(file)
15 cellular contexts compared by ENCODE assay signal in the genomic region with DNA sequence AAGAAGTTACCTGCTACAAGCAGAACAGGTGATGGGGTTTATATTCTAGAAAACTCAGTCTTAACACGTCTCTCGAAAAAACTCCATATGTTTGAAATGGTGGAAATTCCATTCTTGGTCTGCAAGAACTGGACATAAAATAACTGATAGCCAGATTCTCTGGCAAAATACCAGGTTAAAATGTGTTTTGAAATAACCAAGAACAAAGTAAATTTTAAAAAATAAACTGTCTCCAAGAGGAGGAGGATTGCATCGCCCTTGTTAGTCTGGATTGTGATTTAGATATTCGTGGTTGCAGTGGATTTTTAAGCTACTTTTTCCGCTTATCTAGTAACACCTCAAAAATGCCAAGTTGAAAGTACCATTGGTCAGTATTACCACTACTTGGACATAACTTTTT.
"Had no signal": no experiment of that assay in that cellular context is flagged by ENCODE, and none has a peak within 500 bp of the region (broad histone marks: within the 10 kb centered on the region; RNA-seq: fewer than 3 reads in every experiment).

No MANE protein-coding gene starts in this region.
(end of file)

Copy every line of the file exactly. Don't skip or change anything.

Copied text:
15 cellular contexts compared by ENCODE assay signal in the genomic region with DNA sequence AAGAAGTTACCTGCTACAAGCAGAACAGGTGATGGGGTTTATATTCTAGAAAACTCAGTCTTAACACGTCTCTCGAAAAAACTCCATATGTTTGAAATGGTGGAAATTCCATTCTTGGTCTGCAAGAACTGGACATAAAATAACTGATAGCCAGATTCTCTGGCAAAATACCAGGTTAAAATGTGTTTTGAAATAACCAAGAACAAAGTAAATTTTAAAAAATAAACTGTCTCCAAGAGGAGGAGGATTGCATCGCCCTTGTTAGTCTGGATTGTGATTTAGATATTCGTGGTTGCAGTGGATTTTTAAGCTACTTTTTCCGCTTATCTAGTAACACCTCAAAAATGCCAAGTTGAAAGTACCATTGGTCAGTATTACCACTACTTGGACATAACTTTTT.
"Had no signal": no experiment of that assay in that cellular context is flagged by ENCODE, and none has a peak within 500 bp of the region (broad histone marks: within the 10 kb centered on the region; RNA-seq: fewer than 3 reads in every experiment).

No MANE protein-coding gene starts in this region.